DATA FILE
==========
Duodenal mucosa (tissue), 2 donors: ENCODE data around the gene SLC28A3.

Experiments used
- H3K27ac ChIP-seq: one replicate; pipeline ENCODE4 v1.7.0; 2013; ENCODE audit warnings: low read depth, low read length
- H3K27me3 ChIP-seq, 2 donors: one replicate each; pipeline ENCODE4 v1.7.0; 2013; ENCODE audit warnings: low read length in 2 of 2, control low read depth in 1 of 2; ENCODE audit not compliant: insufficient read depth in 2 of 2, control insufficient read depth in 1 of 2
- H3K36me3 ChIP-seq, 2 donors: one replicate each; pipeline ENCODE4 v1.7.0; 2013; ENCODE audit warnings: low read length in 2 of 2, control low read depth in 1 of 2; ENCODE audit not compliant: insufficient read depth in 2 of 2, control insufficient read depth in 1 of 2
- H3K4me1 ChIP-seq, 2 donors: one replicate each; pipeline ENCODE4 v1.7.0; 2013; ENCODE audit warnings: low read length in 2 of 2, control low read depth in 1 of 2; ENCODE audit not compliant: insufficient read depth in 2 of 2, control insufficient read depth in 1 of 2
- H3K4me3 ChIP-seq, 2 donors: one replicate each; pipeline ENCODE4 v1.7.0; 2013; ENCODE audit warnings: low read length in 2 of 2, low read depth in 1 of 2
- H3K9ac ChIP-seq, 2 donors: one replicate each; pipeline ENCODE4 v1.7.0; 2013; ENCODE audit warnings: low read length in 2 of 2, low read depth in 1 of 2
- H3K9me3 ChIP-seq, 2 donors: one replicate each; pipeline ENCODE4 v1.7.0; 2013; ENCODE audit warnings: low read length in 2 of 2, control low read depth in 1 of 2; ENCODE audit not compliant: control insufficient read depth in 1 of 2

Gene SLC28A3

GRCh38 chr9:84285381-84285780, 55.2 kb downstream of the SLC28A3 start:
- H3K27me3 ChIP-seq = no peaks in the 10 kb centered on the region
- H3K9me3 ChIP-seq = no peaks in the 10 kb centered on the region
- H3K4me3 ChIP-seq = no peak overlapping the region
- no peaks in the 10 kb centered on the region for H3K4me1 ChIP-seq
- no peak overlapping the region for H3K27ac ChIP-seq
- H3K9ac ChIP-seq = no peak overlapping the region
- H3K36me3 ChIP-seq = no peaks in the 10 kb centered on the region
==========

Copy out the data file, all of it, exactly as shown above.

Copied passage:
Duodenal mucosa (tissue), 2 donors: ENCODE data around the gene SLC28A3.

Experiments used
- H3K27ac ChIP-seq: one replicate; pipeline ENCODE4 v1.7.0; 2013; ENCODE audit warnings: low read depth, low read length
- H3K27me3 ChIP-seq, 2 donors: one replicate each; pipeline ENCODE4 v1.7.0; 2013; ENCODE audit warnings: low read length in 2 of 2, control low read depth in 1 of 2; ENCODE audit not compliant: insufficient read depth in 2 of 2, control insufficient read depth in 1 of 2
- H3K36me3 ChIP-seq, 2 donors: one replicate each; pipeline ENCODE4 v1.7.0; 2013; ENCODE audit warnings: low read length in 2 of 2, control low read depth in 1 of 2; ENCODE audit not compliant: insufficient read depth in 2 of 2, control insufficient read depth in 1 of 2
- H3K4me1 ChIP-seq, 2 donors: one replicate each; pipeline ENCODE4 v1.7.0; 2013; ENCODE audit warnings: low read length in 2 of 2, control low read depth in 1 of 2; ENCODE audit not compliant: insufficient read depth in 2 of 2, control insufficient read depth in 1 of 2
- H3K4me3 ChIP-seq, 2 donors: one replicate each; pipeline ENCODE4 v1.7.0; 2013; ENCODE audit warnings: low read length in 2 of 2, low read depth in 1 of 2
- H3K9ac ChIP-seq, 2 donors: one replicate each; pipeline ENCODE4 v1.7.0; 2013; ENCODE audit warnings: low read length in 2 of 2, low read depth in 1 of 2
- H3K9me3 ChIP-seq, 2 donors: one replicate each; pipeline ENCODE4 v1.7.0; 2013; ENCODE audit warnings: low read length in 2 of 2, control low read depth in 1 of 2; ENCODE audit not compliant: control insufficient read depth in 1 of 2

Gene SLC28A3

GRCh38 chr9:84285381-84285780, 55.2 kb downstream of the SLC28A3 start:
- H3K27me3 ChIP-seq = no peaks in the 10 kb centered on the region
- H3K9me3 ChIP-seq = no peaks in the 10 kb centered on the region
- H3K4me3 ChIP-seq = no peak overlapping the region
- no peaks in the 10 kb centered on the region for H3K4me1 ChIP-seq
- no peak overlapping the region for H3K27ac ChIP-seq
- H3K9ac ChIP-seq = no peak overlapping the region
- H3K36me3 ChIP-seq = no peaks in the 10 kb centered on the region